Saturday, February 27, 2010

The Ring of Fire

In his latest missive, Bill Gross, PIMCO’s Managing Director, aptly summarizes the major themes Carmen Reinhardt’s and Kenneth Rogoff’s study of over 8 centuries of financial crisis. Simply put, if you play with fire, you will get burn. Maybe not today or tomorrow, but at some point, when you least expected, you will. In any event, three points become evident from the study:

“1. The true legacy of banking crises is greater public indebtedness, far beyond the direct headline costs of bailout packages. On average a country’s outstanding debt nearly doubles within three years following the crisis.

2. The aftermath of banking crises is associated with an average increase of seven percentage points in the unemployment rate, which remains elevated for five years.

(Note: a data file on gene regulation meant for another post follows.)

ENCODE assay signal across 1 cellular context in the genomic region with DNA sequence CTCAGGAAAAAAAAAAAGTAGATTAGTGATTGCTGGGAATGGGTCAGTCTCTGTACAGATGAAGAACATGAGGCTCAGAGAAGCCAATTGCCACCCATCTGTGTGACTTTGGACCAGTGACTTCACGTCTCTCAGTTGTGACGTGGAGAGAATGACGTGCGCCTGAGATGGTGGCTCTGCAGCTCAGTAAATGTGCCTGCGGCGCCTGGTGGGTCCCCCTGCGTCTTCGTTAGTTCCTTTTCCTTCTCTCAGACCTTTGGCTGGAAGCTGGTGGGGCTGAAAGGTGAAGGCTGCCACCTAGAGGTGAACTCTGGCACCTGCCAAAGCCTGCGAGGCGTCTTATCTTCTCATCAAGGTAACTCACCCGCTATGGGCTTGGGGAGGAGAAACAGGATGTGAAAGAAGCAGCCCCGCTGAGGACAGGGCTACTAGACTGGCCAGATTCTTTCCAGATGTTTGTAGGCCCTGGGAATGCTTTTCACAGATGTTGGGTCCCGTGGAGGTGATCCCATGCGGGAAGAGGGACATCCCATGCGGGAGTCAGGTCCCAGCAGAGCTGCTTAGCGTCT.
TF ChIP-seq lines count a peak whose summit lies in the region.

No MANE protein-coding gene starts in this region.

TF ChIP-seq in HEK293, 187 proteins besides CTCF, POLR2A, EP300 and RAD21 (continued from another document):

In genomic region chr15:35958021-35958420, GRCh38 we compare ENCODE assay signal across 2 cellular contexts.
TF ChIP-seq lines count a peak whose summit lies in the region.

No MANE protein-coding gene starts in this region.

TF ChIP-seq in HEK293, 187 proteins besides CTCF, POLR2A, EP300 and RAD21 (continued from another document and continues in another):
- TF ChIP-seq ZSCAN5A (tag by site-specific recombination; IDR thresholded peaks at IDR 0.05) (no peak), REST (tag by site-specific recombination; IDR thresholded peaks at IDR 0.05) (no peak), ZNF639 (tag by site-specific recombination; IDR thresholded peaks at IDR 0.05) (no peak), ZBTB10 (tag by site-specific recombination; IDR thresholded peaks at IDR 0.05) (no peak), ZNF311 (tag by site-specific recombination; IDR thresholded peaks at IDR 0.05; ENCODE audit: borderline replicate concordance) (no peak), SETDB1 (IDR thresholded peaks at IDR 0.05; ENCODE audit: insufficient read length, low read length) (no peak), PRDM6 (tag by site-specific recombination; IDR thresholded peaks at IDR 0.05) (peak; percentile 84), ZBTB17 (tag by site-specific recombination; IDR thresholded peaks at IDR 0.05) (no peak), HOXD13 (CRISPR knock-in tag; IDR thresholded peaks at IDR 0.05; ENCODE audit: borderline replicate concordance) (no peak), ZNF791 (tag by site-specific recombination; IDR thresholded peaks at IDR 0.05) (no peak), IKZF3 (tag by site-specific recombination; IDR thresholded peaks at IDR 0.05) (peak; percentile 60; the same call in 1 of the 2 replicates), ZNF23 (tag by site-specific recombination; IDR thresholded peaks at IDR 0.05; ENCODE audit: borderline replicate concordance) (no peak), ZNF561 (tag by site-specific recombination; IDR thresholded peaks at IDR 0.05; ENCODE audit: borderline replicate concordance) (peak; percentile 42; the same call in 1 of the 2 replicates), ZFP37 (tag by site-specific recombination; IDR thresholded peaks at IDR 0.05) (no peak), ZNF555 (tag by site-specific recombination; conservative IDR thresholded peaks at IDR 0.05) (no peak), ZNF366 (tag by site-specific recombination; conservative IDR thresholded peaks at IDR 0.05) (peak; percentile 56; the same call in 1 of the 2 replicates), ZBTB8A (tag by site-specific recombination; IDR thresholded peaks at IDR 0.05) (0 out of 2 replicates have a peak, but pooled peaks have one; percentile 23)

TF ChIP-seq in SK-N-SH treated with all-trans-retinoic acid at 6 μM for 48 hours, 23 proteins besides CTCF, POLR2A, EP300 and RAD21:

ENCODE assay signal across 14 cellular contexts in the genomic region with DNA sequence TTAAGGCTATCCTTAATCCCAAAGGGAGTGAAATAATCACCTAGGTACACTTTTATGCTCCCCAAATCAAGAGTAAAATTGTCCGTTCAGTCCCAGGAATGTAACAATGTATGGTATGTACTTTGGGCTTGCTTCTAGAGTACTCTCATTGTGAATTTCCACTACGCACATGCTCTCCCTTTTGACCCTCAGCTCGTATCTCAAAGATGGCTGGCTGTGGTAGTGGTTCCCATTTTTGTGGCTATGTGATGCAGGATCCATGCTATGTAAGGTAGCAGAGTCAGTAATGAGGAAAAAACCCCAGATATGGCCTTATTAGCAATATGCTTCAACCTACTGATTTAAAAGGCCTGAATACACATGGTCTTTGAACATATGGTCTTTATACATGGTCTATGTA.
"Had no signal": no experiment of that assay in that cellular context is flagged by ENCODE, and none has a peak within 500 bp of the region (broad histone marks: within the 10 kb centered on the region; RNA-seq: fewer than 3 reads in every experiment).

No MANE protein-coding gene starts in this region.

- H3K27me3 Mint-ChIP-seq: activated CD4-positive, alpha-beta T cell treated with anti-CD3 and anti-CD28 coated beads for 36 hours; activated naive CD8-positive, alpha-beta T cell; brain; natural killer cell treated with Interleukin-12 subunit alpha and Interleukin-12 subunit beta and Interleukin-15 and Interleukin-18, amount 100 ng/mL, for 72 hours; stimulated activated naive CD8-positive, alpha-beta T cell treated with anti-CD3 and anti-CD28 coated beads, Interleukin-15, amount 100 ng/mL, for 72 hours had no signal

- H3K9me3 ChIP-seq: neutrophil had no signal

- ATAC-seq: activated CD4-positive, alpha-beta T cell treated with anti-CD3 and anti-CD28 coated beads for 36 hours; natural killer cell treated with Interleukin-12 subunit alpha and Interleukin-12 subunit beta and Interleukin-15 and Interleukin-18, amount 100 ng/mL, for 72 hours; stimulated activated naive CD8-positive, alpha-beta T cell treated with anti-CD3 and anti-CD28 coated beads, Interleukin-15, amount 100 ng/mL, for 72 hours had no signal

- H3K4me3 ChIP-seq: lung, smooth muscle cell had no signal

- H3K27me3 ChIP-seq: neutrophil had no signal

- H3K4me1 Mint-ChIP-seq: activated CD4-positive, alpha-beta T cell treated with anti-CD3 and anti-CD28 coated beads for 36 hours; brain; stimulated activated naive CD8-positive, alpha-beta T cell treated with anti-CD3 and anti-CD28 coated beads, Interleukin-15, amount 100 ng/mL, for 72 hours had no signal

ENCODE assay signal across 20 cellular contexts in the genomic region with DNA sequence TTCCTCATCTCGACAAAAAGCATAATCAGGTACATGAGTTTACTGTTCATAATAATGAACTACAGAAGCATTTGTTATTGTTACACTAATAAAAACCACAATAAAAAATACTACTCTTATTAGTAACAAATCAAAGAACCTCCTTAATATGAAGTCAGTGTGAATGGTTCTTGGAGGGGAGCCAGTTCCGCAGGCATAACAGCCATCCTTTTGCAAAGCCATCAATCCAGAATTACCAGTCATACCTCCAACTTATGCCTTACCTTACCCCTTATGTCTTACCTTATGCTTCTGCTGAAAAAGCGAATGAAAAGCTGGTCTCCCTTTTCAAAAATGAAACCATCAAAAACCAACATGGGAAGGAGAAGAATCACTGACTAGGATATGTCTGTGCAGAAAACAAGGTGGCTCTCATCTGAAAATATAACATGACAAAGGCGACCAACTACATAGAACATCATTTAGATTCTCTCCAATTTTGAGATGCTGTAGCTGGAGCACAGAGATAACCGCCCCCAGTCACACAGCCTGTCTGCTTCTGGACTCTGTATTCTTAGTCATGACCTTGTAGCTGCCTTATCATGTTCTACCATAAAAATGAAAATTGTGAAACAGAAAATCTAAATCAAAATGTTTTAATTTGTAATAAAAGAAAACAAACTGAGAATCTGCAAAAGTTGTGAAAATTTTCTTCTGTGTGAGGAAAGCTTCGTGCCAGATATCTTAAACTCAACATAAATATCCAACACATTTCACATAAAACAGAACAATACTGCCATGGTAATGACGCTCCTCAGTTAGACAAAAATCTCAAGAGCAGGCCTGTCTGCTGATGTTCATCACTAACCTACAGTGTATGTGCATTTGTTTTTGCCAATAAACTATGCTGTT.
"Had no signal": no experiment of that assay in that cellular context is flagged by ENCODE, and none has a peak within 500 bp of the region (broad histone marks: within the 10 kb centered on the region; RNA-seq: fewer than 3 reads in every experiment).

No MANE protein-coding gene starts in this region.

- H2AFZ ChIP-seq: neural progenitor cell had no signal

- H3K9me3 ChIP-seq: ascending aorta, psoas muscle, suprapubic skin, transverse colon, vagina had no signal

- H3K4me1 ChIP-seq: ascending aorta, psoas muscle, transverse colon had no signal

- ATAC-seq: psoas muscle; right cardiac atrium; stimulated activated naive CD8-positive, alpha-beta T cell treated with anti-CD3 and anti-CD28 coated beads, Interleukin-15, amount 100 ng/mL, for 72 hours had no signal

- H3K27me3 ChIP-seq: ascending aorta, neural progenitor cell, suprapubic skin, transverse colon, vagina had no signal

3. Once a country’s public debt exceeds 90% of GDP, its economic growth rate slows by 1%.”

Based on these observations, he names the following countries likely to become culprits: Spain, Ireland, UK, USA, France, Greece, Italy, and Japan.

Mr. Gross makes the salient point that the aforementioned study, “if anything, points to the inescapable conclusion that human nature is the one defining constant in history and that cycles of greed, fear, and their economic consequences paint an indelible landscape for investors to observe.”

Against this background, quantitative measures—the order of the day in risk management and stock picking—are a ticking time bomb. Black swans, low probability but highly explosive events, are bound to come up when least expected. In this environment, investment returns are akin to picking up pennies in front of an oncoming train.

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